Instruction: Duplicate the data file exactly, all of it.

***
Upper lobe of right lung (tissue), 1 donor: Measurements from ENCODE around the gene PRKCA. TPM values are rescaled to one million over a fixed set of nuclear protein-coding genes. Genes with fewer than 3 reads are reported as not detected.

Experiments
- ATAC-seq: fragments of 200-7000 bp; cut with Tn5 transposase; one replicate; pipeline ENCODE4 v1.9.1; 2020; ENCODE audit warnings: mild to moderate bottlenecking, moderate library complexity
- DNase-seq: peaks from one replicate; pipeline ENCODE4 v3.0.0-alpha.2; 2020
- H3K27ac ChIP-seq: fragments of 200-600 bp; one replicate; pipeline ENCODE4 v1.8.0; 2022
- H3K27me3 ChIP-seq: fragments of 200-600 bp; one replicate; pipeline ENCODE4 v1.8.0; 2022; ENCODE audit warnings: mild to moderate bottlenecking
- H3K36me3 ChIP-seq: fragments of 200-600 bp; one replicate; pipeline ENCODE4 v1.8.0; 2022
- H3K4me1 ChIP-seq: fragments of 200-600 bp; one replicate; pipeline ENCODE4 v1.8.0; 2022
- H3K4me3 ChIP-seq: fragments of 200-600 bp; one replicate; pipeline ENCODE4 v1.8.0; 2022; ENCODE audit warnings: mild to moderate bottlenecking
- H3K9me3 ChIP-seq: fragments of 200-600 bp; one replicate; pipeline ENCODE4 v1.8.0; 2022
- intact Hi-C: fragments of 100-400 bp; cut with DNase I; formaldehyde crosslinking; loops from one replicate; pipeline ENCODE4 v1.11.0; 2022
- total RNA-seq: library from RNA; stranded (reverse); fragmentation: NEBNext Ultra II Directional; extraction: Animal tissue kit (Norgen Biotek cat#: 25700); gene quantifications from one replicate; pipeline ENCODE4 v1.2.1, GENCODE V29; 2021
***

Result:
Upper lobe of right lung (tissue), 1 donor: Measurements from ENCODE around the gene PRKCA. TPM values are rescaled to one million over a fixed set of nuclear protein-coding genes. Genes with fewer than 3 reads are reported as not detected.

Experiments
- ATAC-seq: fragments of 200-7000 bp; cut with Tn5 transposase; one replicate; pipeline ENCODE4 v1.9.1; 2020; ENCODE audit warnings: mild to moderate bottlenecking, moderate library complexity
- DNase-seq: peaks from one replicate; pipeline ENCODE4 v3.0.0-alpha.2; 2020
- H3K27ac ChIP-seq: fragments of 200-600 bp; one replicate; pipeline ENCODE4 v1.8.0; 2022
- H3K27me3 ChIP-seq: fragments of 200-600 bp; one replicate; pipeline ENCODE4 v1.8.0; 2022; ENCODE audit warnings: mild to moderate bottlenecking
- H3K36me3 ChIP-seq: fragments of 200-600 bp; one replicate; pipeline ENCODE4 v1.8.0; 2022
- H3K4me1 ChIP-seq: fragments of 200-600 bp; one replicate; pipeline ENCODE4 v1.8.0; 2022
- H3K4me3 ChIP-seq: fragments of 200-600 bp; one replicate; pipeline ENCODE4 v1.8.0; 2022; ENCODE audit warnings: mild to moderate bottlenecking
- H3K9me3 ChIP-seq: fragments of 200-600 bp; one replicate; pipeline ENCODE4 v1.8.0; 2022
- intact Hi-C: fragments of 100-400 bp; cut with DNase I; formaldehyde crosslinking; loops from one replicate; pipeline ENCODE4 v1.11.0; 2022
- total RNA-seq: library from RNA; stranded (reverse); fragmentation: NEBNext Ultra II Directional; extraction: Animal tissue kit (Norgen Biotek cat#: 25700); gene quantifications from one replicate; pipeline ENCODE4 v1.2.1, GENCODE V29; 2021